Mount Vernon News

By Mount Vernon News
June 11, 2013 11:22 am EDT


MOUNT VERNON — It’s not that the purchase of parking meters and parts by Mount Vernon Police Chief Mike Merrilees and then Cpl. Robert “Kit” Morgan at a city auction was illegal or against city policy, it was what happened next that continues to leave the perception that Merrilees and Morgan put their own self-interest ahead of public trust.

The duo joined forces to purchase two lots of parking meters and parts at the May 8, 2010, city auction. The purchase totaled $442.50 and included approximately 500 parking meters.

After the auction, instead of removing the meters from city property as stated in the auction rules, the two law enforcement officers left the meters in the impound lot where they were sold for nearly six months.

“I thought we could sell a few individually and I knew they had some scrap value — everything metal does,” Merrilees said. “We actually — Kit Morgan and I — thought if they go cheap they would be worth messing with. If they don’t go cheap, it’s not worth messing with because they are heavy, they’re dirty and they’re a pain. I sorted through them once before and I know how dirty they can get.”

The chief of police told the News he thought they could sell the meters for $5 or $10 each and did so until interest seemed to wane.

“I know we didn’t want to sell them for five years selling one a week,” he said. “I don’t know. It was a mess. I wanted them out of there. I wanted to get rid of them. I didn’t take anyone down there and ask for a price.”

Jeff Grandstaff of Ross Bros. Salvage told the News he did go down to the impound lot, at the request of Morgan, to evaluate the meters and parts to determine a scrap price. Because of the time that has elapsed, he could not confirm whether or not he visited the impound lot before or after the auction. He did say that he had several phone conversations with Morgan regarding scrap metal prices and that Morgan argued with him over price.

“We weren’t working on some wealth of secret information,” Merrilees said. “Just like any auction, I was pretty sure they were worth more than I was bidding. Period. If it wasn’t worth that, I wouldn’t bid it.”

Merrilees said he and Morgan, while off duty, loaded the remaining meters and parts into a box to sell for scrap, but could not say when that happened. “They were there a while,” he said.

According to Grandstaff, Morgan sold three boxes for scrap on Thursday, Nov. 4, 2010. Total weight of the three boxes was 4,750 pounds. Grandstaff paid 40 cents a pound and wrote Morgan a check for $1,900.

While researching through MVPD payroll records, acquired through a public records request, Morgan was working as the administrative supervisor at the time, working 8 a.m. to 4 p.m., Monday through Friday and did not take any vacation, sick or comp time during the pay period. Ross Bros. is open 7:30 a.m. to 3:30 p.m. The News was unable to confirm if Morgan was on city time when he sold the scrap.

Morgan was working in the capacity of the administrative supervisor’s position while former Sgt. Mark Perkins was deployed with the Ohio National Guard.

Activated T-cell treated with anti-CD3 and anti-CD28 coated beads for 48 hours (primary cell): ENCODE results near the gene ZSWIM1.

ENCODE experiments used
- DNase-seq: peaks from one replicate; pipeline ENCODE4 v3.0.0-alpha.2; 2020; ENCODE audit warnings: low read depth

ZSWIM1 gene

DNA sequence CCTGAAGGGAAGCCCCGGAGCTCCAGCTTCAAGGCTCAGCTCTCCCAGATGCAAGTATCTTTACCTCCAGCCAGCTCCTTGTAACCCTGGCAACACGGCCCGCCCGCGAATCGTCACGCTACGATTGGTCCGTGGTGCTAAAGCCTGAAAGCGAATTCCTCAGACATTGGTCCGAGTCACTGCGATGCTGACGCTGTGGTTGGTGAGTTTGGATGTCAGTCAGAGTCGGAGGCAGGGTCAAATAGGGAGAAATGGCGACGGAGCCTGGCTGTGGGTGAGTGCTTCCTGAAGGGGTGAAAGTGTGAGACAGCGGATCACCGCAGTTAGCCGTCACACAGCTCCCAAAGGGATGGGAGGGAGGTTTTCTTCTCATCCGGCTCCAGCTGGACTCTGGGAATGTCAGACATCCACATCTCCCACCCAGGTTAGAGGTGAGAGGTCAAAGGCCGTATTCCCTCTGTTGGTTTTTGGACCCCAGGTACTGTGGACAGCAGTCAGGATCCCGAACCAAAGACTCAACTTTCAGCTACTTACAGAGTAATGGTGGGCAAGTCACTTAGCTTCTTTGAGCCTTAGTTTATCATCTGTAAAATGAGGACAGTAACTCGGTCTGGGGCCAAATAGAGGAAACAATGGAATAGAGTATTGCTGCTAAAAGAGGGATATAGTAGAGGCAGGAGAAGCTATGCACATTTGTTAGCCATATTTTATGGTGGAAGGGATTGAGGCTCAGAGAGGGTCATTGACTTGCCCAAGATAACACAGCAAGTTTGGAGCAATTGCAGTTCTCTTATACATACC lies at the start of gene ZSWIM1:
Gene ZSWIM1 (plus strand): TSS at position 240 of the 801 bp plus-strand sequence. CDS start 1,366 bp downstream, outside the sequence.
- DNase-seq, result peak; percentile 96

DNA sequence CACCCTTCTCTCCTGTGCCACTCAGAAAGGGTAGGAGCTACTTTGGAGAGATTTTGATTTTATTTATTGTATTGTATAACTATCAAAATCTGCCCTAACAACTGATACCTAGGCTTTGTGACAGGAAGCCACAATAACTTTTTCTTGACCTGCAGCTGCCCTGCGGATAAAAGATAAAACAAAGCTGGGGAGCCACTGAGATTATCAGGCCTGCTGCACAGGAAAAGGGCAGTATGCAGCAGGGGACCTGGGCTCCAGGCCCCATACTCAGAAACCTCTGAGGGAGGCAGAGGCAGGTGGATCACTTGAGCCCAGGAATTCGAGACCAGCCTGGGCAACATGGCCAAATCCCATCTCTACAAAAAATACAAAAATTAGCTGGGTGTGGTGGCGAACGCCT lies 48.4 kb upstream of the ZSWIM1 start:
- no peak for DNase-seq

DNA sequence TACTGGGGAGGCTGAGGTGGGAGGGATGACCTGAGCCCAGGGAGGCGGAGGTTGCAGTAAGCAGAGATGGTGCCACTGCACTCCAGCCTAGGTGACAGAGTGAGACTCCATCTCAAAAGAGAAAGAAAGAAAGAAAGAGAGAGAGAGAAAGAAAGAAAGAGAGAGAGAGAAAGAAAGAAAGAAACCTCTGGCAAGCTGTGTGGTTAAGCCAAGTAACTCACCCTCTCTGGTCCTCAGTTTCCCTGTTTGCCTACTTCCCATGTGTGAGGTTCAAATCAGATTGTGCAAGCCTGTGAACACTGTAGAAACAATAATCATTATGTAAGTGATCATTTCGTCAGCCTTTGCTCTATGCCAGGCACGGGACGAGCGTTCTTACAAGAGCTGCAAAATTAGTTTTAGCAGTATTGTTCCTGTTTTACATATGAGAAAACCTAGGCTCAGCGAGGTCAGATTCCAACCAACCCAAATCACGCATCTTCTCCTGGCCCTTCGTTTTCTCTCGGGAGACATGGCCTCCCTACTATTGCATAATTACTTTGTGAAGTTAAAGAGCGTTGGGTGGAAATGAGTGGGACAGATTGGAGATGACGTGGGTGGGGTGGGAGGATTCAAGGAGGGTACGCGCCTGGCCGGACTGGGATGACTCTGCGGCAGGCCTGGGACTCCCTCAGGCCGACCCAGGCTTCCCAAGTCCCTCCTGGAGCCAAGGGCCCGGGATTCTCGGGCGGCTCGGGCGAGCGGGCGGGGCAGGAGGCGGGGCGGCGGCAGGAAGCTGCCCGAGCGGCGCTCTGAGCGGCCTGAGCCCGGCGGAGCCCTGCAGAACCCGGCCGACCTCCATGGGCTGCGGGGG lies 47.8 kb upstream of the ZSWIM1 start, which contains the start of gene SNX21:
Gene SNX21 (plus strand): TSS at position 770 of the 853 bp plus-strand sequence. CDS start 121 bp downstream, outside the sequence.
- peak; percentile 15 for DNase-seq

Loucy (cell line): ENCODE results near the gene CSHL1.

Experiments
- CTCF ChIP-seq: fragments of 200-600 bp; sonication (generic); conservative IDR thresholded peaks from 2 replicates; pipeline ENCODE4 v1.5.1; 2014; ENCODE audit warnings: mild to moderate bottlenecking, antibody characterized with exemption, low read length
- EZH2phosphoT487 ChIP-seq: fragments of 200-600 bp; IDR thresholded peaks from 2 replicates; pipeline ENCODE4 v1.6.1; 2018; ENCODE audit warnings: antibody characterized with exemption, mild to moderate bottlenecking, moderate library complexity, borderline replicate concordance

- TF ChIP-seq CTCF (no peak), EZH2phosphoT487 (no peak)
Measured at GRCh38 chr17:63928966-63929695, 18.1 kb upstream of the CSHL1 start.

Mount Vernon Mayor Richard Mavis said he was made aware after the auction that Merrilees and another officer purchased parking meters in bulk, but he had no idea Merrilees and Morgan were storing and selling meters out of the impound lot.

“I never thought we were storing personal property of any type or personal materials or whatever,” Mavis said. “I don’t know there is any particular policy but I don’t know that we ever thought we needed one.”

The city uses the impound lot to store vehicles that have been towed for various reasons, and charges $12 a day for storage.

The News spoke with Mavis on Friday regarding the auction and the use of the impound lot to store the purchased items. In that conversation, Mavis was asked if the combination of Morgan’s purchase of a vehicle while in impound, the disagreement between Merrilees and a local tow truck operator over a motorcycle, and the unapproved use of the impound for storage presented a perception to the public that Merrilees and Morgan felt they could do whatever they wanted, regardless of whether it was right or wrong.

“Well, I think when you hold a public leadership position, I think you are subject to more serious and critical review for your actions, however legal something may be, I think that we all — and this is something I preach — that we in public positions of leadership have to be seriously concerned about the perception that the public has of whatever actions that we are undertaking,” Mavis said. “So, if the actions are thought to be unusual, or unfair or not appropriate, then I think you have to continue to review those.”

The Bureau of Criminal Investigations, in conjunction with the Ohio Ethics Commission, has agreed to open an investigation into Merrilees and Morgan’s conduct at the request of City Law Director Chip McConville and Knox County Prosecutor John Thatcher. The request followed the launch of a News investigation of Merrilees and Morgan.

Contact Samantha Scoles

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